The Nigeria Literature Prize, which has given the Nigerian literary scene a much-needed shot in the arm, has been unfairly criticised and reviled by habitual critics, argues Okechukwu Uwaezuoke

Isn’t it about time the local literati met its latest poet laureate, Ikeogu Oke? For a much-anticipated reading planned by the organisers this month would be the first since he clinched the highly-coveted winner-takes-all $100,000 Nigeria Literature Prize. This first reading, which holds at the Roots-Ethnic Heritage Centre along Raymond Njoku Street in South West Ikoyi, Lagos, starts by 2 pm on Sunday, March 25.
Recall that his entry, The Heresiad, clinched the last year’s prize – which received 184 entries – after beating two other contenders on the shortlist, Ogaga Ifowodo (A Good Mourning) and Tanure Ojaide (Songs of Myself: Quartet).

Meanwhile, the prize, which annually rotates among its chosen four literary genres of prose fiction, poetry, drama and children’s literature, plods on into its 14th year with another call for entries. This time, the focus has shifted to drama. This was after the spotlight for this fourth cycle had expectedly been beamed on prose fiction in 2016 and on poetry in2017. The competition, as usual, is open only to published works by Nigerian writers wherever they may be resident and will not accept books published before January 2014.

To reflect the genre of this year’s contest for the prize, the Professor Ayo Banjo-led Advisory Board for Literature has appointed a judging panel consisting of Professor Matthew Umukoro (chairman), Professor Mohammed Inuwa Buratai (member) and Dr Ngozi Udengwu (member). But an international consultant is yet to be appointed.
Since 2004, when it was instituted by the Nigeria LNG Limited, it has consistently chanted the mantra of “promoting literature and recognising excellence” and maintained its tradition of rewarding credible writers. Hence, the prize’s hall of fame glitters with such literary luminaries as the iconic Gabriel Okara (co-winner, 2005, poetry), Professor Ezenwa Ohaeto (co-winner, 2005, poetry); Ahmed Yerima (2006, drama) for his classic, Hard Ground; Mabel Segun (co-winner, 2007, children’s literature) for her collection of short plays, Reader’s Theatre; Professor Akachi Adimora- Ezeigbo (co-winner, 2007, children’s literature) with her book, My Cousin Sammy; Kaine Agary (2008, prose fiction) with her novel, Yellow Yellow; Esiaba Irobi (2010, drama) who clinched the prize posthumously with his drama book, Cemetery Road; Adeleke Adeyemi (2011, children’s literature) with his book The Missing Clock; Chika Unigwe (2012, prose fiction), with her novel, On Black Sister’s Street; Tade Ipadeola (2013, poetry) with his collection of poems, Sahara Testaments; Sam Ukala (2014, drama) with his drama book, Iredi War; Abubakar Adam Ibrahim with the novel, Seasons of Crimsons Blossoms (2016, prose fiction) and Ikeogu Oke with his book, The Heresiad (2017, poetry).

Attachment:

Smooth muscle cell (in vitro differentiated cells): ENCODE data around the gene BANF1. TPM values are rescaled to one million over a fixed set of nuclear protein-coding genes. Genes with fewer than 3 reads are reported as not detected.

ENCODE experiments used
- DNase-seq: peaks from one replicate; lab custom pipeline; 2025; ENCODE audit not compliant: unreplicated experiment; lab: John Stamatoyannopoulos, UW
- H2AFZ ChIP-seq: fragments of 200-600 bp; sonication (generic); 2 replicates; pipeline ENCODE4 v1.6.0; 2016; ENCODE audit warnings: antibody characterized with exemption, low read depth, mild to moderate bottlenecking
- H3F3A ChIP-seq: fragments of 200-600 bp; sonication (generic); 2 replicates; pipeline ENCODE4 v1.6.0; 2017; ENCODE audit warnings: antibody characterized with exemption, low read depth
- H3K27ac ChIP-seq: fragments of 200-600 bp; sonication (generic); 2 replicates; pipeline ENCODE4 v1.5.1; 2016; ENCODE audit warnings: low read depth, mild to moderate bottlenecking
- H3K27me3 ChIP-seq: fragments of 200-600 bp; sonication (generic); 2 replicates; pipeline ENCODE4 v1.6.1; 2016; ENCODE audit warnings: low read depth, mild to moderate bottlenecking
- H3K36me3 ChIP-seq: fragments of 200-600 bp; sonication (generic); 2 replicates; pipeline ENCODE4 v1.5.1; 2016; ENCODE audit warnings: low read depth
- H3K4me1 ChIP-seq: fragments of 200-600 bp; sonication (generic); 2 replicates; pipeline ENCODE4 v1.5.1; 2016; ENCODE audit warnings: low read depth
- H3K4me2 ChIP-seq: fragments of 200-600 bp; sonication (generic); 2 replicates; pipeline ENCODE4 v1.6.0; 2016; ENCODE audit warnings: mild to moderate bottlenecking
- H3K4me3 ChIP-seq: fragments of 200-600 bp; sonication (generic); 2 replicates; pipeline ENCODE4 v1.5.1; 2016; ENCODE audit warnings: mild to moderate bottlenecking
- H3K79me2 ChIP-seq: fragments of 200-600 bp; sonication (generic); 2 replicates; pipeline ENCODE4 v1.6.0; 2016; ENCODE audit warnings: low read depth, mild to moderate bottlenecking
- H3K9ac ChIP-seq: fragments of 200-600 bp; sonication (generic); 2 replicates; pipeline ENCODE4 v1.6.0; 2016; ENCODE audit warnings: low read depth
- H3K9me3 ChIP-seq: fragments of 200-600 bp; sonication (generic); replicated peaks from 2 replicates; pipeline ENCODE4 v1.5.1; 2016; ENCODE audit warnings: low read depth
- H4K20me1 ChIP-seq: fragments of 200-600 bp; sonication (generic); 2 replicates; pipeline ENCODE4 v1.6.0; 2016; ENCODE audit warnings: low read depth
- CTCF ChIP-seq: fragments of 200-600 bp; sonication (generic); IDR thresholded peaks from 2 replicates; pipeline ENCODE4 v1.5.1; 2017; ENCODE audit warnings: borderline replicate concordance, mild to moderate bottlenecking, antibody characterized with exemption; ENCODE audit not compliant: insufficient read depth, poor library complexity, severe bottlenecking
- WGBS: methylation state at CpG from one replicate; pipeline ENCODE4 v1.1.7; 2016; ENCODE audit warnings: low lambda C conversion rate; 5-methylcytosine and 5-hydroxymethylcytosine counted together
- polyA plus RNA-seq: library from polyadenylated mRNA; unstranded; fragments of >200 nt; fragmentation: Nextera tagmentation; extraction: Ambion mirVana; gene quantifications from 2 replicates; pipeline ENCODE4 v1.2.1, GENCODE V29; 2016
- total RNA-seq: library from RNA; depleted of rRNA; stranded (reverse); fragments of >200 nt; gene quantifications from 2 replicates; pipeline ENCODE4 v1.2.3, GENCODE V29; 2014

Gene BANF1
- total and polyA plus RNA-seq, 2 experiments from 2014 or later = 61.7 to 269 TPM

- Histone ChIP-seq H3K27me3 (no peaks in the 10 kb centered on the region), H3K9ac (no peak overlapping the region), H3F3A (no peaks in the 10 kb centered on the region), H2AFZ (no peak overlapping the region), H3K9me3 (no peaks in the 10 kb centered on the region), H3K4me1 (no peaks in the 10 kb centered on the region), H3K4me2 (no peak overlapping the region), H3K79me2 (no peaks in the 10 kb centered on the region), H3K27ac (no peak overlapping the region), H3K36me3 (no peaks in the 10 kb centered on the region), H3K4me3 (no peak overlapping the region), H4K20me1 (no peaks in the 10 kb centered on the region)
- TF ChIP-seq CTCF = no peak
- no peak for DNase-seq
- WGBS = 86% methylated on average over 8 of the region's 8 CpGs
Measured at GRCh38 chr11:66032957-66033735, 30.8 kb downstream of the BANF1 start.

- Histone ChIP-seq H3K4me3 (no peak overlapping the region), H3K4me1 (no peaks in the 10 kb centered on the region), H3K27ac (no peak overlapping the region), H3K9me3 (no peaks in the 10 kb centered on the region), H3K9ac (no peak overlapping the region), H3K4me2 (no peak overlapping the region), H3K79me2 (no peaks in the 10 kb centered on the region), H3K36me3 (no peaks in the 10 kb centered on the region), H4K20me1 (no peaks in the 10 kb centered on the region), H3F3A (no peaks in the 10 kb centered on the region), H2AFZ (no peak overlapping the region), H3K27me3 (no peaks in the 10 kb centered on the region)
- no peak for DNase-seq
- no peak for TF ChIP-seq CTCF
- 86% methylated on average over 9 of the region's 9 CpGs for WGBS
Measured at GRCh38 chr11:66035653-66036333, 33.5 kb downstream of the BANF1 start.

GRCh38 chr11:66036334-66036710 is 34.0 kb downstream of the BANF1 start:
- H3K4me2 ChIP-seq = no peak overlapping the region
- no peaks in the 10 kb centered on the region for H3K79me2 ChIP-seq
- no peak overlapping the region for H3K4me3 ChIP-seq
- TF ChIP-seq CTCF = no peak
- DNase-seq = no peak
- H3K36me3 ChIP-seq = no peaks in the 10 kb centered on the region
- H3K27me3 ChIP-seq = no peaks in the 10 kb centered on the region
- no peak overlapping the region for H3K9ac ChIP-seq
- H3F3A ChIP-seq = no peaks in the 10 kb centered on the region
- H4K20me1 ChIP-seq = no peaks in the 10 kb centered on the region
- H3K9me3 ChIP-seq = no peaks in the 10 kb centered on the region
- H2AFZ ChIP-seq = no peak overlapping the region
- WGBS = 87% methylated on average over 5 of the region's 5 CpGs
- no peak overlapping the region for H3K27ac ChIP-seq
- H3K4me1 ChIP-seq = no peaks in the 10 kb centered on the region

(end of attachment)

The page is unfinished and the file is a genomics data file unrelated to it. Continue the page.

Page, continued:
Not even the howling mob of habitual social media critics can discredit the pedigree of these past winners. Nor can they discountenance the allure of the prize’s cash value, which has been twice been upped, first from $20,000 to $50,000 and eventually to $ 100,000. Indeed, it is a known fact that its initial prize money of $20,000 had made a lot of waves in a local literary scene that had until then been reeling from poor funding.